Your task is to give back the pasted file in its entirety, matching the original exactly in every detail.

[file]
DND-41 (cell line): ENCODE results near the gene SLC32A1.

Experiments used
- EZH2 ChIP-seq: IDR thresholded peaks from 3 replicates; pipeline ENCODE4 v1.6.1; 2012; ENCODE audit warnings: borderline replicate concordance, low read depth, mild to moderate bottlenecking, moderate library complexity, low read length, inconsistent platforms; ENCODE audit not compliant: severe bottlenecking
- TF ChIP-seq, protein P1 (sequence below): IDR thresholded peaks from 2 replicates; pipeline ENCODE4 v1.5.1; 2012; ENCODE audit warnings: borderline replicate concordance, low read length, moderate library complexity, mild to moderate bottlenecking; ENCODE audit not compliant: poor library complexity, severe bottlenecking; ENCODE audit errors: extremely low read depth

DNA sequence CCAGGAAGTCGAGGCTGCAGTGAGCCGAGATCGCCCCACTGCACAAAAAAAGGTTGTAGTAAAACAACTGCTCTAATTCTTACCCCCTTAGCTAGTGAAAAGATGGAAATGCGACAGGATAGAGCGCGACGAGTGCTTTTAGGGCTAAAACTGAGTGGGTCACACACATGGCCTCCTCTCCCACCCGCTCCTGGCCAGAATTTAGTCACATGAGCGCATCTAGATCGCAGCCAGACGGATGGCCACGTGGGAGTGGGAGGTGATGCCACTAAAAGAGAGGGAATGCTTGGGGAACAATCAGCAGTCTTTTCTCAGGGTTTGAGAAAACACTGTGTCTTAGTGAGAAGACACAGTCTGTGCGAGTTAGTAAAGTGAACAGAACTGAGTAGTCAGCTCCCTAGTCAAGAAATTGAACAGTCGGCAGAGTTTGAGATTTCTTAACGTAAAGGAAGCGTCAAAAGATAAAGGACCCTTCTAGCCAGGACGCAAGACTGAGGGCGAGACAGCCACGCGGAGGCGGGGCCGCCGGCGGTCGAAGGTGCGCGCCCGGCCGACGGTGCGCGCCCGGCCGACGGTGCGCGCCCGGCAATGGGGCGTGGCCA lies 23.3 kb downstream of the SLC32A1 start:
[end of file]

DND-41 (cell line): ENCODE results near the gene SLC32A1.

Experiments used
- EZH2 ChIP-seq: IDR thresholded peaks from 3 replicates; pipeline ENCODE4 v1.6.1; 2012; ENCODE audit warnings: borderline replicate concordance, low read depth, mild to moderate bottlenecking, moderate library complexity, low read length, inconsistent platforms; ENCODE audit not compliant: severe bottlenecking
- TF ChIP-seq, protein P1 (sequence below): IDR thresholded peaks from 2 replicates; pipeline ENCODE4 v1.5.1; 2012; ENCODE audit warnings: borderline replicate concordance, low read length, moderate library complexity, mild to moderate bottlenecking; ENCODE audit not compliant: poor library complexity, severe bottlenecking; ENCODE audit errors: extremely low read depth

DNA sequence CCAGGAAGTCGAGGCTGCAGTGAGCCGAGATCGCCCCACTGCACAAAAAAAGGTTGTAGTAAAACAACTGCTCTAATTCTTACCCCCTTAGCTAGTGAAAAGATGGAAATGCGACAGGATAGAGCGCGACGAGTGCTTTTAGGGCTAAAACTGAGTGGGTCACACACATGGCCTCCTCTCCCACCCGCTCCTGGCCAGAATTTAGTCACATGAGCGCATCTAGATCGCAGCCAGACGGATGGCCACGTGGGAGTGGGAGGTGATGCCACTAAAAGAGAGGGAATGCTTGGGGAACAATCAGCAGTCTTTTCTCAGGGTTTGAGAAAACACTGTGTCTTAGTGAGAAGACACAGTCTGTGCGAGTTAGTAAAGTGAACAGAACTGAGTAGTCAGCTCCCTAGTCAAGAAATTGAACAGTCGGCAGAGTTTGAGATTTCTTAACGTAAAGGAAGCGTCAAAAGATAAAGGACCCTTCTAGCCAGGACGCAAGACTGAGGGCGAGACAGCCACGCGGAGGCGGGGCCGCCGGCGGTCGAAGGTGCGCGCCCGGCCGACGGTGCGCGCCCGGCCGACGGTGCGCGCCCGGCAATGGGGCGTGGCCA lies 23.3 kb downstream of the SLC32A1 start: